Anger can contribute to illness. Mark Twain wrote, “Anger is an acid that can do more harm to the vessel in which it is stored than to anything on which it is poured.” Stressful emotions wear down the body’s immune and nervous systems and its ability to repair and replenish itself. Stress-related symptoms include heart disease (high blood pressure, heart attacks and stroke, digestive and sleep disorders, headaches, muscle tension and pain, obesity, ulcers, rheumatoid arthritis, TMJ, and chronic fatigue syndrome.

Expressing Anger Effectively

Anger is a powerful energy that requires expression and sometimes calls for action to correct a wrong. It s expression needn’t be loud or hurtful. Handled well, it can improve a relationship. The following are some steps you can take:

  • First, recognize the signs of anger before they escalate. Become familiar with  how they manifest in your mind and body, usually tension and/or heat. Pay attention to repeated mental or verbal complaints or arguments, which are signs of resentment or “re-sent” anger.
  • Signs of anger can warn you to slow your breath and bring it into your belly to calm you. Take time out to cool-off.
  • Examine your beliefs and attitudes about anger and what has influenced their formation.
  • Acknowledge that you’re angry. Acceptance rather than judgment of your anger prepares you for a constructive action. Your anger may signal deeper feelings or hidden pain, unmet needs, or the necessity of an assertive, rather than reactive, response. (To learn assertiveness skills, read the examples in How to Speak Your Mind: Become Assertive and Set Limits, and write out scripts and practice the role plays in How to Be Assertive.)
  • Identify what triggered you. Sometimes, resentment is fueled by unresolved guilt. (To overcome guilt and self-blame, see Freedom from Guilt and Blame — Finding Self-Forgiveness.) If you frequently over-react and view others’ actions as hurtful, it’s a sign of shaky self-worth. When you raise our self-esteem and heal internalized shame, you won’t over-react, but are able to respond to anger in a productive, assertive manner.
  • Look at your contribution to the event. Assess whether you owe an apology. Acknowledging your part and making amends can help you grow and improve your relationships.
  • Finally, forgiveness doesn’t mean we condone or accept bad behavior. It means that we’ve let go of our anger and resentment. Praying for the other person can help you find forgiveness. (Read “The Challenge of Forgiveness.)”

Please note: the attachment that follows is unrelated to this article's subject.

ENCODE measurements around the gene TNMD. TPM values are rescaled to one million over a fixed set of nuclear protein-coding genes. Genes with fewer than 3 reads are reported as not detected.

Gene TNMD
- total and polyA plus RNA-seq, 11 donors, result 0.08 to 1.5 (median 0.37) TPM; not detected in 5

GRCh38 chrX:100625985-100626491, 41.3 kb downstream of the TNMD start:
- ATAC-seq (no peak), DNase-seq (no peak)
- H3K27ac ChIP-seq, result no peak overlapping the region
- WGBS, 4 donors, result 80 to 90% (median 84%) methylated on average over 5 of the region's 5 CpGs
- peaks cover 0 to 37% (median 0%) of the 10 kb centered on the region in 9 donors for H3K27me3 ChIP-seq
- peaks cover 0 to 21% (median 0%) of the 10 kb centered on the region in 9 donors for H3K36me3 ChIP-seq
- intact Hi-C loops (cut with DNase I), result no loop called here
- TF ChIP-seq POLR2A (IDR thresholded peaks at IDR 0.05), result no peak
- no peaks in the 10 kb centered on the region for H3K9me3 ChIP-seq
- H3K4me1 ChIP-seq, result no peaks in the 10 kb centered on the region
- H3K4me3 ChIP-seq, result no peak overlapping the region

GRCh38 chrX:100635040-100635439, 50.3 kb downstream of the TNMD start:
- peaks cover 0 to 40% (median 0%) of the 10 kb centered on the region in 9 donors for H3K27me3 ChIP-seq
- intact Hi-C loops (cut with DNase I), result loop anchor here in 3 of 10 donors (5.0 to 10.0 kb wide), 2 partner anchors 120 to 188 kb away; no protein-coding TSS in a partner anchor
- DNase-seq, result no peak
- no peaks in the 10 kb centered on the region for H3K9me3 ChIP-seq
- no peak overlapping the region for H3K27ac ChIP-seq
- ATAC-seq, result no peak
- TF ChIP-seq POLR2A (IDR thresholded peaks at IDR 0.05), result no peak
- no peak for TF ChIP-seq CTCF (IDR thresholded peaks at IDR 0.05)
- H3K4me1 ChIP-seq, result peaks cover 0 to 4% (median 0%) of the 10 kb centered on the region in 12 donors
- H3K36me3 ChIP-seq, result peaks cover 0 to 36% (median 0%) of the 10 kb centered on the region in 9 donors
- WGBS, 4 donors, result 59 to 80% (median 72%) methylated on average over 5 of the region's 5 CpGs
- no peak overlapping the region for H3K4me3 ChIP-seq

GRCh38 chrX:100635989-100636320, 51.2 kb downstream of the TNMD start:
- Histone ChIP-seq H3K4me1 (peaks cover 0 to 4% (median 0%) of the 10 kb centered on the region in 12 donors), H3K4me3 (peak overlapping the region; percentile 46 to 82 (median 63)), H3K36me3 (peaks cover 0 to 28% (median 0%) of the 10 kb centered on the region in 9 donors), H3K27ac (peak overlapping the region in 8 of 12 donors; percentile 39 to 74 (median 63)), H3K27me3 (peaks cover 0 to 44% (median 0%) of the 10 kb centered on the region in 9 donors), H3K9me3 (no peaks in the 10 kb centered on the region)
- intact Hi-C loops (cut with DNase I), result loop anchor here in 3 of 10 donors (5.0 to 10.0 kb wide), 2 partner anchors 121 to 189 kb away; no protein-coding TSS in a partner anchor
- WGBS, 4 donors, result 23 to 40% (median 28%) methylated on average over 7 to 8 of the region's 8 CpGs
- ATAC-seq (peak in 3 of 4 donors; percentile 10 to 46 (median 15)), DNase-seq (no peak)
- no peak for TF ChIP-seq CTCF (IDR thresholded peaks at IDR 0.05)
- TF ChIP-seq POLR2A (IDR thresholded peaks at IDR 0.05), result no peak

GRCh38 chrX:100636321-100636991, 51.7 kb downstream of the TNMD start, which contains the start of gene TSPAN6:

Working with a counselor is a helpful way to learn to manage and communicate anger effectively.

©Darlene Lancer 2017

There it is again.

Anger has once again reared its head- in the form of daily frustrations or even deep-seated resentment.

Whatever you did- whether you snapped at your spouse, child, or another loved one, had a bit of road rage, flipped off your boss from the safe seat of your bathroom stall after they flipped your schedule on its head, or just gotten frustrated over the world as a whole not “doing what you wanted it to”- you’ve become angry, and often done something as a result that left you less-than-pleased with yourself.

I know how this feels as well as anyone. As anyone else with kids can (and will) attest to, kids test the limits of your patience from day 1, and they only get better at the “game” as the years go on (my oldest is 4 and I doubt he’s at his peak).

Each and every one of us is familiar with the possessive quality of anger. It affects each one of us the same way (but some of us more than others). When we get angry, we can “become another person” so to speak.

The emotion of anger is like a huge wave hitting a rock, it smashes into the rock uncontrollably and the water from the wave continues to cover the rock for some time afterward.

It can often seem as though anger is this uncontrollable force which takes over us and is altogether unpreventable.

But anger isn’t an unpreventable or even uncontrollable force, it’s an emotion which we can develop the ability to handle skillfully. By skillfully, I mean we can develop the ability the manage it, overcome it, and let it go without causing ourselves the same level of pain and headache as it once caused us.

8 Ways to Let Go of Anger and Stay Calm in Frustrating Situations